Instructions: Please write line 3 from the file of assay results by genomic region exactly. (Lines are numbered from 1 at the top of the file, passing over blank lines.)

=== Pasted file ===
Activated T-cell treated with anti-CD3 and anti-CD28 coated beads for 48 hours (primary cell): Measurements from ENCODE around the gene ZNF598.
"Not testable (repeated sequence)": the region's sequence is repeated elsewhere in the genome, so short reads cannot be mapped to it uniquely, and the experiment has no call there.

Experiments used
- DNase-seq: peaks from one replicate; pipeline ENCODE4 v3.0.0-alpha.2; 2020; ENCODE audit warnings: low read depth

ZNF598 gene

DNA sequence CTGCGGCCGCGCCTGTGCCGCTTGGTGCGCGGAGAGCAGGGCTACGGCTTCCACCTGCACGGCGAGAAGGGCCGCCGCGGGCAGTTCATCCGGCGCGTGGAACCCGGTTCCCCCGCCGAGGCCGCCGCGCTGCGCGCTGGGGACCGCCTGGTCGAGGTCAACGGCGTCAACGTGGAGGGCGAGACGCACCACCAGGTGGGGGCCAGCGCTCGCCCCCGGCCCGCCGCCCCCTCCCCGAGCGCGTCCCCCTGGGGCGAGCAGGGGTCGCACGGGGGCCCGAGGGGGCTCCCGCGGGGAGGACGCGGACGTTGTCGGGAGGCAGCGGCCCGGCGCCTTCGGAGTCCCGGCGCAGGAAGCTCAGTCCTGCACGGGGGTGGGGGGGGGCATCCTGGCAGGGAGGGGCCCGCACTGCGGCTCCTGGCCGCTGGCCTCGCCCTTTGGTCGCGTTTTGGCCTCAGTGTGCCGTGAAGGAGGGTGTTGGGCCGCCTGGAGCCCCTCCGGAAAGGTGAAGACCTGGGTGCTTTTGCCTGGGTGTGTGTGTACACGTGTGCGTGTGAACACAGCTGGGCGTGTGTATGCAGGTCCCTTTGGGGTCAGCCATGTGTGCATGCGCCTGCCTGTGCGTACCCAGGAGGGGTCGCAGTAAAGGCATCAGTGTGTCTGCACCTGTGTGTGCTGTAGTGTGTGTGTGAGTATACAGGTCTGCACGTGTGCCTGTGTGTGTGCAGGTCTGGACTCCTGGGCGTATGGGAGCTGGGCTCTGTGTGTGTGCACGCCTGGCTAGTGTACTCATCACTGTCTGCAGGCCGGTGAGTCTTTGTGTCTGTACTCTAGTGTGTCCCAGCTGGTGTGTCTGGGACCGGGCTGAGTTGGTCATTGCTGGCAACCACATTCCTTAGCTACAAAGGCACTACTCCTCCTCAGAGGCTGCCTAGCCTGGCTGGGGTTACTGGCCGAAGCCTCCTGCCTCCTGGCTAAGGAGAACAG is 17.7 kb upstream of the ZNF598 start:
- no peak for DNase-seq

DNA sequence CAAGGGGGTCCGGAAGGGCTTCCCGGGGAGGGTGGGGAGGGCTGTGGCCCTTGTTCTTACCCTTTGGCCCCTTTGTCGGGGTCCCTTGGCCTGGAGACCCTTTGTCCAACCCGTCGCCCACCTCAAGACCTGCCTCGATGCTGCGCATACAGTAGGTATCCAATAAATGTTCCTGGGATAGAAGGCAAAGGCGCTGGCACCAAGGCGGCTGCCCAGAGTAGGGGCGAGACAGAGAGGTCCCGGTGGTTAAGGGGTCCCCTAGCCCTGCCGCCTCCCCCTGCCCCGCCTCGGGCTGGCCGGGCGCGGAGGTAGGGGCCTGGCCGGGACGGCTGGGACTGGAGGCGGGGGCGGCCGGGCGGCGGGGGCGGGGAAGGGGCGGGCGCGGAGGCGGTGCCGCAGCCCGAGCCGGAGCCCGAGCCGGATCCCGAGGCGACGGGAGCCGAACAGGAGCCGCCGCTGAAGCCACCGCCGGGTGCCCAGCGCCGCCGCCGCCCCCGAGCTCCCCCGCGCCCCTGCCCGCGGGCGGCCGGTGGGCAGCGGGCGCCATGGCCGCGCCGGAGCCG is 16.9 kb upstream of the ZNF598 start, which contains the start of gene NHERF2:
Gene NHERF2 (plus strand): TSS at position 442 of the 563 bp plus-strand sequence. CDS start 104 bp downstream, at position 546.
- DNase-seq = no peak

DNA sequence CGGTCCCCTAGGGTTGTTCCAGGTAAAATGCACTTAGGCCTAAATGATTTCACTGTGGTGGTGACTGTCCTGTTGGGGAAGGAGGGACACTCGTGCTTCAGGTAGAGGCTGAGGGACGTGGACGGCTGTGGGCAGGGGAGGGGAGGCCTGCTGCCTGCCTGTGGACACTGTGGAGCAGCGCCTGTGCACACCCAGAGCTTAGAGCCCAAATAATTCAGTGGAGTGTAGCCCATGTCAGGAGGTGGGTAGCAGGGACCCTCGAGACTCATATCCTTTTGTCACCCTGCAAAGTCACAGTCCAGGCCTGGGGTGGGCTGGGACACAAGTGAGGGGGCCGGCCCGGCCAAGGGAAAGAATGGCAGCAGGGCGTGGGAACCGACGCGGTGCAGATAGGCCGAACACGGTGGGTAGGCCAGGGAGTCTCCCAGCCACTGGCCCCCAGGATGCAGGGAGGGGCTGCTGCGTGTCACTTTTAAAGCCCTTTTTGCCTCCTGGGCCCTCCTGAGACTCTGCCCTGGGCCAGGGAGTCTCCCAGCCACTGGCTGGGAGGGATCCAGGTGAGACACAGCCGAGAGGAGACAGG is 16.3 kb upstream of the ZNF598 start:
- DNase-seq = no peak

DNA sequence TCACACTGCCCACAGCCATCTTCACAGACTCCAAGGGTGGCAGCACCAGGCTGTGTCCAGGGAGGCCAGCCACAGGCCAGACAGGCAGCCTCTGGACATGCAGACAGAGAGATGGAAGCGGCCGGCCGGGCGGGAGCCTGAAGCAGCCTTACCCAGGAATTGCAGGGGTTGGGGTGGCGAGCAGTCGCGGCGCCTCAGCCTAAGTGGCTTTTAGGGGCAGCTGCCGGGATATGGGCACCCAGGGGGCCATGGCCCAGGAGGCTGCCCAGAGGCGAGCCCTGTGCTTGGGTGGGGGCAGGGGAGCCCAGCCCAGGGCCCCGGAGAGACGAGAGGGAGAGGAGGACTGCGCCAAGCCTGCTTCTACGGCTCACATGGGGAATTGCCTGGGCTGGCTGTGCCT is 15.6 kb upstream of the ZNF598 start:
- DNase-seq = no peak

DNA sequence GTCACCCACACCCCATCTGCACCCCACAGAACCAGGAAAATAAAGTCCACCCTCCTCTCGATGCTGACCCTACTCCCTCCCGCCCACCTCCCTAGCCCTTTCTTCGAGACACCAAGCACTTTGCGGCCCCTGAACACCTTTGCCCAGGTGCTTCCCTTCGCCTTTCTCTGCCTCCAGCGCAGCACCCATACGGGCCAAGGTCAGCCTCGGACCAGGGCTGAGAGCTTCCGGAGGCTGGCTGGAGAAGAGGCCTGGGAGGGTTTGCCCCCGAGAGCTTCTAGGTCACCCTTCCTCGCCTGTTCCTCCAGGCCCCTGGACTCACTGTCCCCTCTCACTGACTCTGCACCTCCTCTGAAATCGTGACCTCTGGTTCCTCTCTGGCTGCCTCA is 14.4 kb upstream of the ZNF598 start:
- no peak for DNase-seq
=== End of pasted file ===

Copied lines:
Experiments used